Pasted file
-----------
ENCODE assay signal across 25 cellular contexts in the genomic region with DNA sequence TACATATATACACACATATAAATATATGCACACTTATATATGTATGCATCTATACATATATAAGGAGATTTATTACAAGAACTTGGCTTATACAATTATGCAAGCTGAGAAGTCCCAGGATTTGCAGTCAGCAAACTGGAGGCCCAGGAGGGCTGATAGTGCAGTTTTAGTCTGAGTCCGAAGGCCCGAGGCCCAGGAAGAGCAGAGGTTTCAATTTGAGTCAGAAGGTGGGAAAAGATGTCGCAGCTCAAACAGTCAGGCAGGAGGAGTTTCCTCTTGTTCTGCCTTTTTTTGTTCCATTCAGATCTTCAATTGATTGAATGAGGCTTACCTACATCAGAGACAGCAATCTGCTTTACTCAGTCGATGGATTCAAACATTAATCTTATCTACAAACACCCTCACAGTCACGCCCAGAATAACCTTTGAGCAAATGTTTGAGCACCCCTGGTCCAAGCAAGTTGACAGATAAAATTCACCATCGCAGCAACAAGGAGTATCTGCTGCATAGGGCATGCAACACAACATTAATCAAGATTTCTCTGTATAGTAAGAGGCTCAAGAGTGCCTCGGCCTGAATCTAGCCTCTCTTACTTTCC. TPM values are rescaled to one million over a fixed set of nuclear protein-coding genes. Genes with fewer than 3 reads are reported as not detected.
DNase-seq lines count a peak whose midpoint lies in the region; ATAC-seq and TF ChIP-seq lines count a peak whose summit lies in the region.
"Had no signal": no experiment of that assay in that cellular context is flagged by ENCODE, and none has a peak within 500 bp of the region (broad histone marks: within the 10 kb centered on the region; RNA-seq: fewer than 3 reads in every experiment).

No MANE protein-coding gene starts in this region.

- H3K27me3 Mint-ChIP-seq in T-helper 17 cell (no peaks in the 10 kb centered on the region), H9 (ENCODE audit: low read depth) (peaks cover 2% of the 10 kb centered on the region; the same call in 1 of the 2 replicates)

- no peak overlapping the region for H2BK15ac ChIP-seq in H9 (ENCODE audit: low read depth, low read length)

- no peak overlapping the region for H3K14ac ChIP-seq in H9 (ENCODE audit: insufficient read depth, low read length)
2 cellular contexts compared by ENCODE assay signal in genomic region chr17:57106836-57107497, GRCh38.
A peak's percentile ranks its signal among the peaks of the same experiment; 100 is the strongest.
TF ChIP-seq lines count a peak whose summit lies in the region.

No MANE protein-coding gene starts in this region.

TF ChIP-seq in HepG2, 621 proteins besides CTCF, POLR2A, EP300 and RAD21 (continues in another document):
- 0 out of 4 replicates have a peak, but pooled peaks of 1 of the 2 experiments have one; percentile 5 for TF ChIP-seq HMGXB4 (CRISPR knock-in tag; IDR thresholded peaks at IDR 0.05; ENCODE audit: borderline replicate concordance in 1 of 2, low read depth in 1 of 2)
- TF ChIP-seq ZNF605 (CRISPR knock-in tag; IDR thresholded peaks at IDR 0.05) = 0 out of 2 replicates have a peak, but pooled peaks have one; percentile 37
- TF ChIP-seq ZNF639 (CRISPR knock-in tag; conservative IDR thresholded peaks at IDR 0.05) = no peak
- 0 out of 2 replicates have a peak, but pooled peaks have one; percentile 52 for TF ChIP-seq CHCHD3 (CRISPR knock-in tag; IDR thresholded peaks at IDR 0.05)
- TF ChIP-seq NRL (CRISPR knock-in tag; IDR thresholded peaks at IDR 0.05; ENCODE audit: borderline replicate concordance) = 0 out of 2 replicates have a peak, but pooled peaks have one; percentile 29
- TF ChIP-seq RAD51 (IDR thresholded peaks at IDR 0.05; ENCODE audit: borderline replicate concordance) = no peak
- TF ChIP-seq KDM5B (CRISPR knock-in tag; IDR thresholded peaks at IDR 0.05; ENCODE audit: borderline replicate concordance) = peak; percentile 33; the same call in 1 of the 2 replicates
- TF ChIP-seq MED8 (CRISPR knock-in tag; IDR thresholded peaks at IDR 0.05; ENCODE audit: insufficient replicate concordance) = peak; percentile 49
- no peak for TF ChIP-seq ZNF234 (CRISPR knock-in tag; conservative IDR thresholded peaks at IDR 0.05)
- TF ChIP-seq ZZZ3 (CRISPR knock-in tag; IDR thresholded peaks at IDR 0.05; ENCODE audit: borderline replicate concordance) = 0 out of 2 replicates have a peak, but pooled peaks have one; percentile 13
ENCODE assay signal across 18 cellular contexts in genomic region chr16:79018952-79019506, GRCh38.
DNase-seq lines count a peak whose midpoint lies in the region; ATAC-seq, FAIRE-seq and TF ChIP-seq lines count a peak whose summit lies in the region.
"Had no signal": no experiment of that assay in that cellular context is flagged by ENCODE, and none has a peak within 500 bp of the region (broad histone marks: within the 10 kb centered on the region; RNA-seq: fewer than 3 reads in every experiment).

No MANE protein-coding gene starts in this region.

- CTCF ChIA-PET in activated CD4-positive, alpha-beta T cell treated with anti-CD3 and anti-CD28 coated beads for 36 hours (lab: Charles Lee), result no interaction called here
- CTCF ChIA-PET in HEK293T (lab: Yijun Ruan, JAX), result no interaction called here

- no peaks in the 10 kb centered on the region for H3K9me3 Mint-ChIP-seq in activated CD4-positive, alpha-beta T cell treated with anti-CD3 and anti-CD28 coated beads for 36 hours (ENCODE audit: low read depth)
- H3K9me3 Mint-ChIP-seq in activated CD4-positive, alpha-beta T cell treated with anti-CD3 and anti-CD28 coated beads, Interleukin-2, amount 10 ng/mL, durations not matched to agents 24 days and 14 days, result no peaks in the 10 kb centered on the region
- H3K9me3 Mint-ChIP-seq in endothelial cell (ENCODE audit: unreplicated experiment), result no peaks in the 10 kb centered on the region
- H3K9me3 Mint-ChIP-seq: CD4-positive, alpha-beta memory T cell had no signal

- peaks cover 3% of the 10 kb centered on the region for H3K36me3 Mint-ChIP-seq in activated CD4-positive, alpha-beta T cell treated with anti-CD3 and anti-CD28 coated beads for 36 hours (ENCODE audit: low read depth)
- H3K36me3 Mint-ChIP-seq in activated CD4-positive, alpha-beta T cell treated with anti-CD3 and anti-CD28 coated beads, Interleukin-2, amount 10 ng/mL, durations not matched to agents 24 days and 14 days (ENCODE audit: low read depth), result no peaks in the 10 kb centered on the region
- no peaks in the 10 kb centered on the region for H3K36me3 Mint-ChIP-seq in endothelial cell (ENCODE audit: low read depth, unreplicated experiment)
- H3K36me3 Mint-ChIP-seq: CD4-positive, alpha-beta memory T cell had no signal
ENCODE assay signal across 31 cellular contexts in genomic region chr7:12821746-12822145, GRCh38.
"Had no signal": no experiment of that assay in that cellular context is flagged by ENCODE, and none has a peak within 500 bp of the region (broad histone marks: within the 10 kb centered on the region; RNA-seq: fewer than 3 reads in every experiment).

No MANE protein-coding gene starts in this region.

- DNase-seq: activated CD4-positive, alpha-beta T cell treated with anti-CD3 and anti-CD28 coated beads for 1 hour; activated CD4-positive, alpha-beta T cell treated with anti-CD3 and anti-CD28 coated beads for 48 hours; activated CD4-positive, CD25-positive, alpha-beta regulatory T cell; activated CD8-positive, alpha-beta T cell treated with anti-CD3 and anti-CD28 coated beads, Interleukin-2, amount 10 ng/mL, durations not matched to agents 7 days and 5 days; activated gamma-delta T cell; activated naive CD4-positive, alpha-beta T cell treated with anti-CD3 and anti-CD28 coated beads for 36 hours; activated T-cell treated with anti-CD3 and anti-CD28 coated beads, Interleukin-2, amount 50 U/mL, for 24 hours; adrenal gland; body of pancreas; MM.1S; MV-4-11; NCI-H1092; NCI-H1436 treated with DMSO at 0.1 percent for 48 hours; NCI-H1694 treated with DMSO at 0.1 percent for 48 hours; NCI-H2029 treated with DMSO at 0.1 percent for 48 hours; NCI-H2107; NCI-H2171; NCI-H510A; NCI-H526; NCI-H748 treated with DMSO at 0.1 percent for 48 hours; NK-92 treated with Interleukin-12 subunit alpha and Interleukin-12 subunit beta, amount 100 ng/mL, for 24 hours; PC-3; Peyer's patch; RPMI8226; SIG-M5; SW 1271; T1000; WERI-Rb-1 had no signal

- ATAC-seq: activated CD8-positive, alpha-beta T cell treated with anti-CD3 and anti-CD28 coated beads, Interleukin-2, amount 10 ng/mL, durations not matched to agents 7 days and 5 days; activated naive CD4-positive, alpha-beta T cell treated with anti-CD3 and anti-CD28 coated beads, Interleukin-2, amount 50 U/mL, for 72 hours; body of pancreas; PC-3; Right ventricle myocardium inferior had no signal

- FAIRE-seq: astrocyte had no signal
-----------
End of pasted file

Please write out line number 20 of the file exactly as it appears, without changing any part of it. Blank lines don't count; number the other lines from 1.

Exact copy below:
- TF ChIP-seq MED8 (CRISPR knock-in tag; IDR thresholded peaks at IDR 0.05; ENCODE audit: insufficient replicate concordance) = peak; percentile 49